The day the royal emissary arrives, all the potters set up stalls on the beach filled with their work. Min's is the smallest display but it is one of a few that earns extra attention from the emissary. The emissary leaves, but will return in a month to offer commissions. The potters who received extra attention before again begin working quickly to prepare new samples for the emissary. Tree-ear tells Min about Kang's inlay work. Min immediately begins creating inlays in his own pottery. However, after the pottery is fired in the kiln, it all comes out with brown stains that sometimes appear in the finish. Min breaks them all and prepares to start over. Unfortunately, the emissary arrives before he can create anything new. The emissary offers to give Min a commission if he can bring a sample to the capital city, but Min confesses that he believes he is too old for such a trip.
Tree-ear overhears the conversation between Min and the emissary. Tree-ear offers to take a sample of Min's work to Songdo for him, as a gift to Min's wife who has befriended and cared for Tree-ear over the past year. Once again, Min works quickly to create two melon shaped vases with intricate, inlaid flowers along the side. Crane-man is hired to create a basket that will carry the vases without breaking them. After taking care to be sure Crane-man will be cared for during his absence, Tree-ear sets off alone for the capital city.
Tree-ear walks for days alone, sleeping in the homes of strangers, or alone in the woods. When Tree-ear reaches the city of Puyo, he goes up to a mountain cliff where it is said a group of women jumped off to the river below to prevent capture by an invading army. At the top of this cliff, Tree-ear is attacked by two robbers who steal all his coins. The two robbers also take the vases and throw them over the edge of the cliff to the river below. After they have gone, Tree-ear rushes down to the river to check on the fate of the vases. Both vases are broken but one has broken in large pieces, allowing Tree-ear to take a single shard and continue his journey.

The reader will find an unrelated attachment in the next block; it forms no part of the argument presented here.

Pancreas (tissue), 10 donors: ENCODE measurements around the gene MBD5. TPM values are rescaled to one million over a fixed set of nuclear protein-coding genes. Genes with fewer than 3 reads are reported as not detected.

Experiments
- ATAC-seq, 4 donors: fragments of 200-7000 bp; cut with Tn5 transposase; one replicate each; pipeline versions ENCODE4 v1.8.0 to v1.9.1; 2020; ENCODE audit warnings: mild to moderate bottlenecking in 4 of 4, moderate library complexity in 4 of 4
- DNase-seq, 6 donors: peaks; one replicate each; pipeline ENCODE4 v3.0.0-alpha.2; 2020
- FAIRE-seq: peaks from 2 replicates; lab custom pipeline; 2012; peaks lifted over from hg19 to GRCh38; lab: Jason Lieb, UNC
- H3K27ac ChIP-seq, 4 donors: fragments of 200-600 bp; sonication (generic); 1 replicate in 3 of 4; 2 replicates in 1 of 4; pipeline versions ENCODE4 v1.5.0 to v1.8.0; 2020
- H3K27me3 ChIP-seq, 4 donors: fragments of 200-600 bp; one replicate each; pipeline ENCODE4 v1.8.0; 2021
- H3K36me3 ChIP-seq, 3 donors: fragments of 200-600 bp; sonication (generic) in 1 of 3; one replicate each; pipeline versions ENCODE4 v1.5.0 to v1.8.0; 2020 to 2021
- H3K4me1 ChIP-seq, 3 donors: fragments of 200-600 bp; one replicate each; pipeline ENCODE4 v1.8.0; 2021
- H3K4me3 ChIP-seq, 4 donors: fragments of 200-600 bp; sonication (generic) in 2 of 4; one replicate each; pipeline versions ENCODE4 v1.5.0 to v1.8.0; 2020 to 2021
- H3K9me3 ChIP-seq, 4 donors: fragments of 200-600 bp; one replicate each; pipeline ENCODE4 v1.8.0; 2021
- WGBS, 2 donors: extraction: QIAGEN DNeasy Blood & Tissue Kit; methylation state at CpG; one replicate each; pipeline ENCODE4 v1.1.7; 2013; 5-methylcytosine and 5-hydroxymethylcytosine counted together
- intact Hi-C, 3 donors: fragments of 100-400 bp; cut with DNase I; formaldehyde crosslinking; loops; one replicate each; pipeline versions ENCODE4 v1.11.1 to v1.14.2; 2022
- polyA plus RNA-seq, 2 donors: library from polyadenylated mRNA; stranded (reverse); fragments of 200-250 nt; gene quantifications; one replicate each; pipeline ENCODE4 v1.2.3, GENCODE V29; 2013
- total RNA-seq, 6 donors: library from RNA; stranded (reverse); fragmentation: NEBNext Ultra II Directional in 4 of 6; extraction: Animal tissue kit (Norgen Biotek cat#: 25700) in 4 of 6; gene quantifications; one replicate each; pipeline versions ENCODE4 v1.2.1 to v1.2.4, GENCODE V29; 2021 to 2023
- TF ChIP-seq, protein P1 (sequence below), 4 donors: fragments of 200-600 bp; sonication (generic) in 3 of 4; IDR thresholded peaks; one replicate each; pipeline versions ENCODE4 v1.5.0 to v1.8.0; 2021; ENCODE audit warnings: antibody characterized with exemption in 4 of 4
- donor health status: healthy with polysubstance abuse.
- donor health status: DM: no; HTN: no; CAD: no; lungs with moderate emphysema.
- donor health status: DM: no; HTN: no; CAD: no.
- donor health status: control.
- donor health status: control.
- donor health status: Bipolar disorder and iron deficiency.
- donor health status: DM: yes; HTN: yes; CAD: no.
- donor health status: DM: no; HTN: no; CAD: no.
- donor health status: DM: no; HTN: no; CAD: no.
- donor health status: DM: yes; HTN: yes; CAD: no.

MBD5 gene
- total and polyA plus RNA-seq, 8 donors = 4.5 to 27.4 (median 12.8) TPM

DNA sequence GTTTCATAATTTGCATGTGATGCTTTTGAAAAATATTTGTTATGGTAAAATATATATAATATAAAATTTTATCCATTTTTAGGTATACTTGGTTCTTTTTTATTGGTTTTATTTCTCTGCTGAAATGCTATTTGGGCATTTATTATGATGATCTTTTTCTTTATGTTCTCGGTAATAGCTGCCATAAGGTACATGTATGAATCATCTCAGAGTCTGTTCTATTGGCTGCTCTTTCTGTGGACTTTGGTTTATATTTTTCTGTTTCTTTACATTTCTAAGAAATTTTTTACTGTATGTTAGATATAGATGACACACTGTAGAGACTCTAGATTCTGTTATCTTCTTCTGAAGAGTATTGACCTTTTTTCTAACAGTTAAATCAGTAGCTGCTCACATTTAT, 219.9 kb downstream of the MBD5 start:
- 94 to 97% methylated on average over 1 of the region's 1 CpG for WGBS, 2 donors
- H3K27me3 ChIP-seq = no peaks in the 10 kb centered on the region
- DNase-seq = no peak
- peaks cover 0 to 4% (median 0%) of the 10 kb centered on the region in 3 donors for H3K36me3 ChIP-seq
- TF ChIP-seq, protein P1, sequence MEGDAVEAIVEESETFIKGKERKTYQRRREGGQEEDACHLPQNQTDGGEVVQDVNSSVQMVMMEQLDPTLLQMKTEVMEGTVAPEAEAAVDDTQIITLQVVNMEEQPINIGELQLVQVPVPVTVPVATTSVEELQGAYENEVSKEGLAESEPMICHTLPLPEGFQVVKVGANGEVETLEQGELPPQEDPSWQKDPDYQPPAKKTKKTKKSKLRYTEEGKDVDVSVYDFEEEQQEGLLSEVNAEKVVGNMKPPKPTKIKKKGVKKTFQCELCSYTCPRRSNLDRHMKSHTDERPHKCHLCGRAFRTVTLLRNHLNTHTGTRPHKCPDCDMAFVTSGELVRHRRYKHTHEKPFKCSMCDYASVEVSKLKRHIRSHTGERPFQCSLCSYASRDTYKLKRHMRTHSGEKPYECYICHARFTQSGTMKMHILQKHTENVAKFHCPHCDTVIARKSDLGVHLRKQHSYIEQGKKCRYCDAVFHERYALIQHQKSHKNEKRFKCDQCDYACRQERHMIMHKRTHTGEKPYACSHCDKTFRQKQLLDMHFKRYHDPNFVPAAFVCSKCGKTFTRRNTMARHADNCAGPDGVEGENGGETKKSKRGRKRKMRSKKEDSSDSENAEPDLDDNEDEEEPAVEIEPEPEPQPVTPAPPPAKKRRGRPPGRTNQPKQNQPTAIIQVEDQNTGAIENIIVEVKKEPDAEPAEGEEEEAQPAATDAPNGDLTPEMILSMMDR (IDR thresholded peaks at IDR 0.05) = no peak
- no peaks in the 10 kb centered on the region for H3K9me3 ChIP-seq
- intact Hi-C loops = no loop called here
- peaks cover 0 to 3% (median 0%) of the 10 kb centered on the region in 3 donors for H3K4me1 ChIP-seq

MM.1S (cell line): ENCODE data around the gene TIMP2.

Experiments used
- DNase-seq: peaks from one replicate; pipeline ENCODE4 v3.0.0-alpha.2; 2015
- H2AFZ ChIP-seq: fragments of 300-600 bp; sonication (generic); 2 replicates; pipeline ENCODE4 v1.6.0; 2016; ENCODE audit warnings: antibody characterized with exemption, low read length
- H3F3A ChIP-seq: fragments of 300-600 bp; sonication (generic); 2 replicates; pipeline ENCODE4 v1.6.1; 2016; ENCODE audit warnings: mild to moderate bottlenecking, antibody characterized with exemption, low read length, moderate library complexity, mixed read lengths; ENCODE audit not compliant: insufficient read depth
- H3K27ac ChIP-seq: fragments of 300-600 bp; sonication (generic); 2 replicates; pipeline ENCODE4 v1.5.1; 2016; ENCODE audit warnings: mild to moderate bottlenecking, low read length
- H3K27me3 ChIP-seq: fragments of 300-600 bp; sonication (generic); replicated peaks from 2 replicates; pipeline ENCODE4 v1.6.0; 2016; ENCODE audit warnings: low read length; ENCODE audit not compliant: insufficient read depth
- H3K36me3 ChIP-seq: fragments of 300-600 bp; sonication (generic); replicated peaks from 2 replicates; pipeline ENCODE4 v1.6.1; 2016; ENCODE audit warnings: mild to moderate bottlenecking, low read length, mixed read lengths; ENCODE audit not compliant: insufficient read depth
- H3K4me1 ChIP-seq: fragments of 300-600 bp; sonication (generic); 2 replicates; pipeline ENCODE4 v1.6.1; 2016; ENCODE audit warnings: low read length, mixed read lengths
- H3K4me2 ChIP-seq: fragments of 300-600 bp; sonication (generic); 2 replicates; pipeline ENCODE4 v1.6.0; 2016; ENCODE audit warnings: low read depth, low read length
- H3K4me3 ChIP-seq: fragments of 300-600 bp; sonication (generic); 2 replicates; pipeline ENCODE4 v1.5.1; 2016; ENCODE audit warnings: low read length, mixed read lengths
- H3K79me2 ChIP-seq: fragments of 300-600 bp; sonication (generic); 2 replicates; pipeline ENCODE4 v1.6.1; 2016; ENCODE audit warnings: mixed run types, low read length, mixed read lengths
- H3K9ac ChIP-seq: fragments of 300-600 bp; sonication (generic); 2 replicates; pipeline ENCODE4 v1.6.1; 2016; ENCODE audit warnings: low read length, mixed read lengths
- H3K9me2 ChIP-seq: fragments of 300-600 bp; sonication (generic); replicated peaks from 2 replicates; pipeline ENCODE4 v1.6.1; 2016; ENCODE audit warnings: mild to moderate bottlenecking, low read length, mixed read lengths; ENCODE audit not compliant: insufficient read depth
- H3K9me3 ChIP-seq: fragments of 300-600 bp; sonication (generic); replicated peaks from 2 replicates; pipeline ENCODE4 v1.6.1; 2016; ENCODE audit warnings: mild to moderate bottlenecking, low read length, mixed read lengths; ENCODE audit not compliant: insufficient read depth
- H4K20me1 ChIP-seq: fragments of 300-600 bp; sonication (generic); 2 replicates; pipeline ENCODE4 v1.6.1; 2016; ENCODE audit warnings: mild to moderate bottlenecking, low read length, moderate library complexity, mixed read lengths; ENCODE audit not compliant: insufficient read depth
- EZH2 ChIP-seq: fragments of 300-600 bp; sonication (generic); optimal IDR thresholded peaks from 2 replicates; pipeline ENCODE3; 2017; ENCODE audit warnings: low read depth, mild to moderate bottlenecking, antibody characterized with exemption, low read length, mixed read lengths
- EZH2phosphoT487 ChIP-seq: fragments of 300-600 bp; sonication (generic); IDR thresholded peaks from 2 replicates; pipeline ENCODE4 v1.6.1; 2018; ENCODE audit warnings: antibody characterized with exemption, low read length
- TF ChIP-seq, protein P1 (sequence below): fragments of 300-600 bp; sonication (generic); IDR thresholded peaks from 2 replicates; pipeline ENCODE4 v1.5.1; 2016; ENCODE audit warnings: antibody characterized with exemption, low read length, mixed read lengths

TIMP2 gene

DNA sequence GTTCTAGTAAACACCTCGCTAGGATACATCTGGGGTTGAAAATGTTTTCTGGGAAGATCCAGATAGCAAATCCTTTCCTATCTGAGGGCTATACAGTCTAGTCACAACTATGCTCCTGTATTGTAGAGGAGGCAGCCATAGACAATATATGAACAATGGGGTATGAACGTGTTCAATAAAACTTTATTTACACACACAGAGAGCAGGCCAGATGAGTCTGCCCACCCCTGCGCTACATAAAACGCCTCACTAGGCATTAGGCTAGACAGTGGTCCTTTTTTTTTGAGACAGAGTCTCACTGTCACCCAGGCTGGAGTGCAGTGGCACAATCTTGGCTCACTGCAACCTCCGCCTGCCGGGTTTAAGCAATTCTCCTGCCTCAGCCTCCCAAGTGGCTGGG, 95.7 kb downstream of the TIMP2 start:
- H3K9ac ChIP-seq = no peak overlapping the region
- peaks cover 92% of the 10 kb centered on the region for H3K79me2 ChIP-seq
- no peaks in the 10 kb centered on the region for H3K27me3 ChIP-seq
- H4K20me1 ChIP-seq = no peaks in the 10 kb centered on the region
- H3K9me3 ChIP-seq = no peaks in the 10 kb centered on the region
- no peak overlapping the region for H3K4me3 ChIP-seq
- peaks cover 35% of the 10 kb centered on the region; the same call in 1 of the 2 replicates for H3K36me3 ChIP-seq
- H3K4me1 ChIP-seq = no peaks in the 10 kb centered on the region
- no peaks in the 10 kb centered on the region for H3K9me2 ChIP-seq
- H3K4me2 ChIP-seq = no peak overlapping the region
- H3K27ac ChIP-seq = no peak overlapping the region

When Tree-ear arrives in Songdo, he talks his way into a meeting with the emissary. Tree-ear reveals his attack by the robbers and then shows the single shard. Despite the incredulity of the emissary's assistant, Min is offered a commission and Tree-ear is given safe passage home on a ship. Once home, Tree-ear goes directly to the home of Min to tell him about the commission. Min has news for Tree-ear as well. Crane-man died a few days before when a farmer's cart forced him over the side of the bridge and into the cold water. Tree-ear is devastated by this news and afraid for his own future. However, Min's wife tells him that he is to move in with her and her husband. Later, Min reveals that he intends to teach Tree-ear, now known as Hyung-pil, the art of pottery.
- Lannon, Linnea. "CHILDREN'S BOOKS". NYT. Retrieved 2 June 2014.